The bill would make abortion and attempted abortion a Class A Felony offense except in cases where abortion is necessary in order to prevent a serious health risk to the unborn child’s mother.
The bill does not hold a woman criminally culpable or civilly liable for receiving an abortion.
The ACLU was quick to respond via social media and a press release, stating their opposition to the bill and promising to sue should the bill pass and be signed into law.
Collins says that she hopes the bill goes all the way to the Supreme Court and that Roe vs Wade is overturned.
“It simply criminalizes abortion,” Collins said. “It is meant to actually use some of the same language that is addressed in Roe vs. Wade. So, hopefully it just completely takes it all the way to the Supreme Court eventually to overturn.”
The ACLU sees this as a waste of tax payer money.
“These lawsuits are a part of a plan to overturn Roe v. Wade at the Supreme Court. They know they will not win in federal, district, or appeals courts because these bills are flagrantly unconstitutional,” said Randall Marshall, executive director of the ACLU of Alabama. “However, if a state loses in lower courts, appeals to the Supreme Court and is denied review, then they will owe potentially hundreds of thousands of taxpayer money in attorney fees. None of these states including Alabama can afford to throw money away like that.”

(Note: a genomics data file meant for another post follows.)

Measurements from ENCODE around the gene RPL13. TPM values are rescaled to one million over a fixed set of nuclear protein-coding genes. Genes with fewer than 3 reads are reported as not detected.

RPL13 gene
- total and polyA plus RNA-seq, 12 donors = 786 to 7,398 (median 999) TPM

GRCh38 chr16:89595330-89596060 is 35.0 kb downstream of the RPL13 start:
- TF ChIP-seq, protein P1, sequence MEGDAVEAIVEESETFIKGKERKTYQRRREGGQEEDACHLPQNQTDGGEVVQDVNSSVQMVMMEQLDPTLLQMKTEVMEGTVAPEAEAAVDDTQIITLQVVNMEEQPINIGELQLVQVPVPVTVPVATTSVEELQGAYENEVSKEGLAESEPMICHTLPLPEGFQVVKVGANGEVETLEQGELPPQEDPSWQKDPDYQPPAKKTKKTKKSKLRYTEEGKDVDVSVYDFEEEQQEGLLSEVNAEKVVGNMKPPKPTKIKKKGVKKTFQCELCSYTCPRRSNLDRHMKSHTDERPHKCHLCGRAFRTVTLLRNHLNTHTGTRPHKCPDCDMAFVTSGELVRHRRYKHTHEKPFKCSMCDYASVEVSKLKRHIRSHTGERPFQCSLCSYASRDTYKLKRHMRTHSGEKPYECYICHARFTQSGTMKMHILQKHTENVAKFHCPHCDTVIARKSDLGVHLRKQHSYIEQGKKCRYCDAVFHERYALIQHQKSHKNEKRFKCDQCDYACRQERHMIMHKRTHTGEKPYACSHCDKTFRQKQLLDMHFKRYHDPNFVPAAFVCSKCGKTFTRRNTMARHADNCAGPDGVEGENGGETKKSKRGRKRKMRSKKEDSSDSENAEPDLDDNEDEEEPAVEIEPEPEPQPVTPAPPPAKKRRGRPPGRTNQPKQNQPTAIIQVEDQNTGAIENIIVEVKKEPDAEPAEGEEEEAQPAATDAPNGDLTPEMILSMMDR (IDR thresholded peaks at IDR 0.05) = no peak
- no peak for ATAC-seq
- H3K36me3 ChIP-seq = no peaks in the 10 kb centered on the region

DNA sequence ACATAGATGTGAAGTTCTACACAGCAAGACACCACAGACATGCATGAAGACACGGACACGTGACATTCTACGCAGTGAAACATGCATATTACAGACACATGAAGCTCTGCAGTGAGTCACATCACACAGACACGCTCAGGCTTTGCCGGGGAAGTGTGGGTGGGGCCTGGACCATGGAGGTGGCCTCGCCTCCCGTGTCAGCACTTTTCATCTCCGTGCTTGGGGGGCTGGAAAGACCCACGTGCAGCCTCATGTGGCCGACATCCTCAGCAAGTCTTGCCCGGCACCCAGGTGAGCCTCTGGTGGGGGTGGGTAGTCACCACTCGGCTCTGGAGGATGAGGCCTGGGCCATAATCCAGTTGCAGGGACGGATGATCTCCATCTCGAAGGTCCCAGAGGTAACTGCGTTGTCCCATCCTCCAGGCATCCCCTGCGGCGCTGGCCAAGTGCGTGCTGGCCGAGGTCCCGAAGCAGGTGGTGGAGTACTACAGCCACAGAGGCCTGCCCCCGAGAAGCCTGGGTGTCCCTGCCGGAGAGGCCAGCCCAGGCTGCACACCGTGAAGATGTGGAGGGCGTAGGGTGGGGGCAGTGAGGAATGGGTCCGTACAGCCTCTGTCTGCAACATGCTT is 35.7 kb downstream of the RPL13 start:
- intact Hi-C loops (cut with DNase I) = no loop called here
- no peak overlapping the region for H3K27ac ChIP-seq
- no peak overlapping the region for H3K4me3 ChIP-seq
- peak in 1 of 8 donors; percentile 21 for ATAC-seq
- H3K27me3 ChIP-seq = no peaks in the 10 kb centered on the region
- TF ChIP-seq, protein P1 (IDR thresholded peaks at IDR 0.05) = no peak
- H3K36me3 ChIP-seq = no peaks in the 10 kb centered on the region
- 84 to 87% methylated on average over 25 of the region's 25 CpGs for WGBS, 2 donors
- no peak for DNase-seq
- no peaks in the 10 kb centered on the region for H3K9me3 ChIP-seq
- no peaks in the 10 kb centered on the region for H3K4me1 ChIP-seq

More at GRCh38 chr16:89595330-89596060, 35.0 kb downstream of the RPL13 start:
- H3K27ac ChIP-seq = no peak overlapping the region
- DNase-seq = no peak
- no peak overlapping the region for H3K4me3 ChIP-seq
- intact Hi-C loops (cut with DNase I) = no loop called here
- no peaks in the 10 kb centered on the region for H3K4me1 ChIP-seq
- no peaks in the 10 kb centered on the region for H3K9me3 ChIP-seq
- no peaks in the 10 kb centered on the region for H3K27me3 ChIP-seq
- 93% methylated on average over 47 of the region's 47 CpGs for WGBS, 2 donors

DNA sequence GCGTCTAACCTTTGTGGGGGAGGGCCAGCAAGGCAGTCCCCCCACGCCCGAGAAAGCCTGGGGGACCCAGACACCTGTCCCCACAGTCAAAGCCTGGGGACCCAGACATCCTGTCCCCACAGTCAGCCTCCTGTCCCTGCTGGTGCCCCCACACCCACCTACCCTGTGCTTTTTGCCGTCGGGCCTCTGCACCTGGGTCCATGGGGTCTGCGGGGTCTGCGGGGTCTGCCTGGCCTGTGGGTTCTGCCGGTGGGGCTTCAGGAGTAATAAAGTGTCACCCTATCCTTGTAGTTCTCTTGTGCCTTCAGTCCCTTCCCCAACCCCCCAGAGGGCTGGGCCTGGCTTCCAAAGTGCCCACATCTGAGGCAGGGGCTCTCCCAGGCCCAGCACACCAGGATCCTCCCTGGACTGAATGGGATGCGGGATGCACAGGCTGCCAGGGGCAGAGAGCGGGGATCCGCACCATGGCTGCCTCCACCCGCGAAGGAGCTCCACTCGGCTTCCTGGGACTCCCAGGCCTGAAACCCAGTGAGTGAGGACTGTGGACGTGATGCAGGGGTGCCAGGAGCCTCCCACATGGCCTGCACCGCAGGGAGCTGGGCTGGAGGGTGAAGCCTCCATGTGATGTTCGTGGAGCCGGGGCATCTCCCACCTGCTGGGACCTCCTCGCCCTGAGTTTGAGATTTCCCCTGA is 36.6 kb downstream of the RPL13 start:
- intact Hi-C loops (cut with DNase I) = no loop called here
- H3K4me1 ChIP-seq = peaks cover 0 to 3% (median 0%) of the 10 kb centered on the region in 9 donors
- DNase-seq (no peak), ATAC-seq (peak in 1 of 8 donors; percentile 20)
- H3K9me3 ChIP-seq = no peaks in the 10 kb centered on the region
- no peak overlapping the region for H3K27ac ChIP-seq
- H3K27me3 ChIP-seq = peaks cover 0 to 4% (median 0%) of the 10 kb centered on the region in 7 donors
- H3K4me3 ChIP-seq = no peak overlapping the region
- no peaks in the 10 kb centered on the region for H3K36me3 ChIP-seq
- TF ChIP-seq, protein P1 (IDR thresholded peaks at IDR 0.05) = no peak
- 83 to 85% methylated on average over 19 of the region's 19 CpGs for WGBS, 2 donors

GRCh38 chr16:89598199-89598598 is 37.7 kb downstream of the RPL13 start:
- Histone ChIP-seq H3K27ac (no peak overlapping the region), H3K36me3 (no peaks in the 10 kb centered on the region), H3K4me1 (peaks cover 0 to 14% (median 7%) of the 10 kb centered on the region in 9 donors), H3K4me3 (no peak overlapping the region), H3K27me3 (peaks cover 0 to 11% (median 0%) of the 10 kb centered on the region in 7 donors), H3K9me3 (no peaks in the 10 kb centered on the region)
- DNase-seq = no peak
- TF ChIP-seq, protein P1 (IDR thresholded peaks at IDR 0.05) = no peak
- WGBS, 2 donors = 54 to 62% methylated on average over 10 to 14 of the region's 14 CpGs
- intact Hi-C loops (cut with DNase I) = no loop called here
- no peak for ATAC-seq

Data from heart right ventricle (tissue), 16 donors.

The ACLU posted a photo of a check that Alabama wrote them the last time they challenged abortion and lost.
The state paid the ACLU and Planned Parenthood $1.7 million dollars in 2016, after the legislature passed a law requiring abortion providers to have hospital admitting privileges. This requirement was struck down as unconstitutional.
Brent Wilson was born and raised in Huntsville, Alabama and is the Owner and Chief Editor of BamaPolitics.com.